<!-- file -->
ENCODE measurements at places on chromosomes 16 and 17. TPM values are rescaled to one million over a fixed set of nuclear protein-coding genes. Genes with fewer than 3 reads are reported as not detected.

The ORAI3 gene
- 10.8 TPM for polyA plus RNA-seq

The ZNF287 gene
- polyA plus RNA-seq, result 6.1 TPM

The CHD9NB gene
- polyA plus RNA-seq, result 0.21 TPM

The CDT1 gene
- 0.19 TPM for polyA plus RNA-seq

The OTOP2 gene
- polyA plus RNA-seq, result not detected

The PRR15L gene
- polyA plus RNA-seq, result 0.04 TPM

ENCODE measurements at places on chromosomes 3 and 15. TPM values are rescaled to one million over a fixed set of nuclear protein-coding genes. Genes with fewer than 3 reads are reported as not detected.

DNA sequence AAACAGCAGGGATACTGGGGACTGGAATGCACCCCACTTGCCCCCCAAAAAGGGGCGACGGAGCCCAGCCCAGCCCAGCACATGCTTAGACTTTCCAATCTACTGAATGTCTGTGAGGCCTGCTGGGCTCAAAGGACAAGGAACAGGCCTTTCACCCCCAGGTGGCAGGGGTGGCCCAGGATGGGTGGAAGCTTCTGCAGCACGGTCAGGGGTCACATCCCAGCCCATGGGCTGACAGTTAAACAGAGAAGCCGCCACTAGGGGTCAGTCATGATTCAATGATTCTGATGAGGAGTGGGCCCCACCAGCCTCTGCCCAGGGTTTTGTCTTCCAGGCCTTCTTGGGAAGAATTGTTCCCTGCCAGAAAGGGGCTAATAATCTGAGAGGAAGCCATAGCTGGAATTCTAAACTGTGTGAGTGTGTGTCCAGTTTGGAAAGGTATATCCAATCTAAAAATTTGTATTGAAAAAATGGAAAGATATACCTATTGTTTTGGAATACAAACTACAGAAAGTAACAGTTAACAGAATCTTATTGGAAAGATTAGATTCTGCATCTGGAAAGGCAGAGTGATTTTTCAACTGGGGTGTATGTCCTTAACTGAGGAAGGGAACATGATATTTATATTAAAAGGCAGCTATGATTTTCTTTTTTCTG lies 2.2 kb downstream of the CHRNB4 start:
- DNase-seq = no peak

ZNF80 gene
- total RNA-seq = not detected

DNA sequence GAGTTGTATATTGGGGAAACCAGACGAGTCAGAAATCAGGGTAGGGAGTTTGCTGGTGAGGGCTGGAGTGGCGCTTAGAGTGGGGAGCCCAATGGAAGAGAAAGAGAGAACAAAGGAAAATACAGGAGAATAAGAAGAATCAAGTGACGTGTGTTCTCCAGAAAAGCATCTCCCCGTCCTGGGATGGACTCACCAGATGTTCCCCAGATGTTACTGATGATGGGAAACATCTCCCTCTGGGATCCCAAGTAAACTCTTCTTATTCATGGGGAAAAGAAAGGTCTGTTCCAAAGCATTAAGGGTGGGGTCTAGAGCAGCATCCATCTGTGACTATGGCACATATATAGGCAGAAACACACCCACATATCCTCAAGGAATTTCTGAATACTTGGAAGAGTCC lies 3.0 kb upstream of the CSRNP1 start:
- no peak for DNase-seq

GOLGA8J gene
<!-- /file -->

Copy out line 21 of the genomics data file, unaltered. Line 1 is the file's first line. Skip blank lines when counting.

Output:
GOLGA8J gene